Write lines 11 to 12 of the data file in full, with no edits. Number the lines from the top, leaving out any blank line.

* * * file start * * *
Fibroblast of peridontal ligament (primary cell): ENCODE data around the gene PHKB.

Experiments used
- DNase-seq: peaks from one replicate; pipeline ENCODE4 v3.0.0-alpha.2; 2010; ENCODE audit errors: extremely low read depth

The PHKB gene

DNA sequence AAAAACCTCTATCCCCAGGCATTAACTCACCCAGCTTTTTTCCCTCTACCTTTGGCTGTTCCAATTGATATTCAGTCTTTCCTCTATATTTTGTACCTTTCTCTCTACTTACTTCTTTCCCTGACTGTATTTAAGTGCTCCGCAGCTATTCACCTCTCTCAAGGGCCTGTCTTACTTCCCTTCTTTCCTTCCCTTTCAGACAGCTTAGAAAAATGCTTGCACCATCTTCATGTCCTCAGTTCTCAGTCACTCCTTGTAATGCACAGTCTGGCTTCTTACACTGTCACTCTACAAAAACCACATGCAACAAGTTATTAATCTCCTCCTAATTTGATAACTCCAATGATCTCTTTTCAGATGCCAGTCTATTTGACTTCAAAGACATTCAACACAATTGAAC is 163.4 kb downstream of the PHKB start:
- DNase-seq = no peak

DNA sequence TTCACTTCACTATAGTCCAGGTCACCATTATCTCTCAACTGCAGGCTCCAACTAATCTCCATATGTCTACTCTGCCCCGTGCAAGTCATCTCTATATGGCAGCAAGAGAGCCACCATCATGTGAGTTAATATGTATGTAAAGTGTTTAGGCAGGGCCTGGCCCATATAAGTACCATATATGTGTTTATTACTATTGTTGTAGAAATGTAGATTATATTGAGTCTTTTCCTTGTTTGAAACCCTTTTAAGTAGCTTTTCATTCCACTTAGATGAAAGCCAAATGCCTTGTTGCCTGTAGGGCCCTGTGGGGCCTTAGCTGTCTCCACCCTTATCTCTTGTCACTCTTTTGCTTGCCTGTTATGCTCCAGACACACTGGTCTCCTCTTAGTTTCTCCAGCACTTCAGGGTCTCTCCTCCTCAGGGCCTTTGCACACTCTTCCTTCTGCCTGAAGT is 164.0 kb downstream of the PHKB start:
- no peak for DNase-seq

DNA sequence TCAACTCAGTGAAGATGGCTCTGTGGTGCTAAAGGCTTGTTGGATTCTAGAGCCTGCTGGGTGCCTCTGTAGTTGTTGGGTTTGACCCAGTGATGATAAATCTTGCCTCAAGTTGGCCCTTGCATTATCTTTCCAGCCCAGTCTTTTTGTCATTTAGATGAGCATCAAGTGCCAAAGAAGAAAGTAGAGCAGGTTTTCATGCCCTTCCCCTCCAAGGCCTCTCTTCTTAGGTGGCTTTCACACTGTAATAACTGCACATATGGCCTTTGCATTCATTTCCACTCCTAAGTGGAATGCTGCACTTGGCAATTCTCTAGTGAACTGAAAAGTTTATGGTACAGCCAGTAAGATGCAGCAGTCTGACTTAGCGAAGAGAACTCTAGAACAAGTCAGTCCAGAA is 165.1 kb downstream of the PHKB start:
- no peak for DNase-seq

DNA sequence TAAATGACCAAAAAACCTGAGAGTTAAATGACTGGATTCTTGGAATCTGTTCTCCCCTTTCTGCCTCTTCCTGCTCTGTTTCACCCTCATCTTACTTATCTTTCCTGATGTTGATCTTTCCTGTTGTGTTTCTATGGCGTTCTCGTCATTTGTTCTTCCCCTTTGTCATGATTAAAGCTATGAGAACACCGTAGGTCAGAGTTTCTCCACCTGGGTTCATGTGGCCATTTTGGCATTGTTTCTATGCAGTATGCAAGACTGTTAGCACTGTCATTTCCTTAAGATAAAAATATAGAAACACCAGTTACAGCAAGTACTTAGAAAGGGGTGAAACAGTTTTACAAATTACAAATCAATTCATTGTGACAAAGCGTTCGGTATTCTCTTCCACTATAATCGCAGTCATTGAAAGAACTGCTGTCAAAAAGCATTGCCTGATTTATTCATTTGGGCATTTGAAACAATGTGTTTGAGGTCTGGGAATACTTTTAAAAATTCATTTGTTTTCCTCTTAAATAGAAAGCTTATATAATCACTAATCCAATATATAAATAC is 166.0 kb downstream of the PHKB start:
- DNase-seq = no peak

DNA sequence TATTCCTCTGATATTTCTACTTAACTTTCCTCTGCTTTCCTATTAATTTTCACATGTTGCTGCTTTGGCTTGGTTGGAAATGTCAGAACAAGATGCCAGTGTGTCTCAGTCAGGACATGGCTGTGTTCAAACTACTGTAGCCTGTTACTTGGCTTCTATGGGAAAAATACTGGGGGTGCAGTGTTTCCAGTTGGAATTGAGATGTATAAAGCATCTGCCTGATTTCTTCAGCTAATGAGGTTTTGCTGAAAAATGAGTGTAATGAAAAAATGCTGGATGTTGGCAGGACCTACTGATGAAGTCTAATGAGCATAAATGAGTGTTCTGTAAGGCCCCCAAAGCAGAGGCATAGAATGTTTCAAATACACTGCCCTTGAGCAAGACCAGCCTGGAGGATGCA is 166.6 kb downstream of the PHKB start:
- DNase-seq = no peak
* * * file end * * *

DNA sequence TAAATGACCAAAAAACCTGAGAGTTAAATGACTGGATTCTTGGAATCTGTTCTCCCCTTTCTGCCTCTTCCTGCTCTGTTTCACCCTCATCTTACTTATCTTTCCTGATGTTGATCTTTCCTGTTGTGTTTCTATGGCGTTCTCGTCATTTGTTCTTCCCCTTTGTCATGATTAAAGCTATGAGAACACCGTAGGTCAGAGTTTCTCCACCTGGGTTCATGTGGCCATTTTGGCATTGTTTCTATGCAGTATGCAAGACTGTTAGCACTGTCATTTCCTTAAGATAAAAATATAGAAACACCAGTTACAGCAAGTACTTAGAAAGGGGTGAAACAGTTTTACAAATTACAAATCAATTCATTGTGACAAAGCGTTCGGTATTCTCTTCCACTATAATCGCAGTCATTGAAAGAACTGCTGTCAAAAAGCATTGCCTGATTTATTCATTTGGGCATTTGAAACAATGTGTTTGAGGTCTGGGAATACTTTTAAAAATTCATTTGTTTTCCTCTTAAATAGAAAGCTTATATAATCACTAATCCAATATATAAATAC is 166.0 kb downstream of the PHKB start:
- DNase-seq = no peak